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Oklahoma Motorcycle Accident Laws – Important Info for Drivers

31st March 2010
By Penelope Stone in Accident claims
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When the temperatures rise and the sun comes out, many people take to the streets on motorcycles. Before you begin your spring, you may want to brush up on your motorcycle laws for Oklahoma. They are slightly different than other states but still are in place to protect cyclists from danger and injury.

Insurance Liabilities

Oklahoma is not a no fault state. This means that any motorized vehicle that occupies public roadways must meet certain requirements before being allowed on those roadways. Insurance is one of those requirements and most states have minimums that must be kept. For instance you cannot obtain insurance for any vehicle unless the policy offers at least $25,000 for single injury, $50,000 for two or more injured parties and $25,000 for property damage.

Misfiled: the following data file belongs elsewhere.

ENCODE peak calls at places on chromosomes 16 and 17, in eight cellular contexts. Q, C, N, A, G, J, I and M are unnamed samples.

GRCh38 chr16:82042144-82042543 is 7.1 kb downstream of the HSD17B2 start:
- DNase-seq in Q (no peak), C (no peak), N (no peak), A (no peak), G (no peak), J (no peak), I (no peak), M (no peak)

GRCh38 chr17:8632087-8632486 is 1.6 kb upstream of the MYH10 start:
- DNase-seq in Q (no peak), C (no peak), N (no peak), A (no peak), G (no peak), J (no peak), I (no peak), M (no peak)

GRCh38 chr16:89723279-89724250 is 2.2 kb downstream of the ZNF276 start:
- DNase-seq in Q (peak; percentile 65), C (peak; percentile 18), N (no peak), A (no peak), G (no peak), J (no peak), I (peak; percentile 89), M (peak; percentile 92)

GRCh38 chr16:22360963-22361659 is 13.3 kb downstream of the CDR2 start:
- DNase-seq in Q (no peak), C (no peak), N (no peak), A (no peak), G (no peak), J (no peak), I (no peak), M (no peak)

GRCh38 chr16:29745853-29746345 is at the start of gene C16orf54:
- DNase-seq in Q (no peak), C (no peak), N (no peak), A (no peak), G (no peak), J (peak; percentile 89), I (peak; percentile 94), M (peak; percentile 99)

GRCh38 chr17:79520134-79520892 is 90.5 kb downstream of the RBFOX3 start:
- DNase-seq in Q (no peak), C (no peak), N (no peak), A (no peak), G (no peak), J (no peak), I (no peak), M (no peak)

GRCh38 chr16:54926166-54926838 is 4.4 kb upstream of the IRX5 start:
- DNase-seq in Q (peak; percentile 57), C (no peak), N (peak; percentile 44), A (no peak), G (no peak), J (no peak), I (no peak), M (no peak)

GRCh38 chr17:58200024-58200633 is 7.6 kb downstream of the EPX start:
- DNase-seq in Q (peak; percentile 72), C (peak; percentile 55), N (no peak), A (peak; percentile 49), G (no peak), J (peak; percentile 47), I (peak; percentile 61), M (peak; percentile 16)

Helmet, Eye Protection and Mirrors

Before being able to ride your motorcycle on public roadways you must make sure you have the required equipment. A safety helmet must be worn by anyone under the age of 18 but is not required by adults over 18. All driver and riders must wear eye protection unless the motorcycle is equipped with a windscreen. Oklahoma law also states that you must have two mirrors attached to the motorcycle.

Headlight Use, Muffler and Sound Levels

It is required by Oklahoma law that motorcycles use a modulating headlight during the daytime hours. Turn signals are also required on all models of 2005 and above. Your motorcycle must be equipped with a muffler or noise suppressant that is in good working order and the sound level of any modified muffler should not exceed the sound that is emitted by the original muffler the bike was purchased with.

Riding Two Abreast and Passing

There are no laws that mandate riding two abreast on public roadways. This means that two motorcycles can ride side by side in the same lane. There are no laws stating that a motorcycle must move out of a lane of the vehicle they are passing either. Some states dictate that the motorcycle must leave the lane the vehicle they are passing in occupying before passing.

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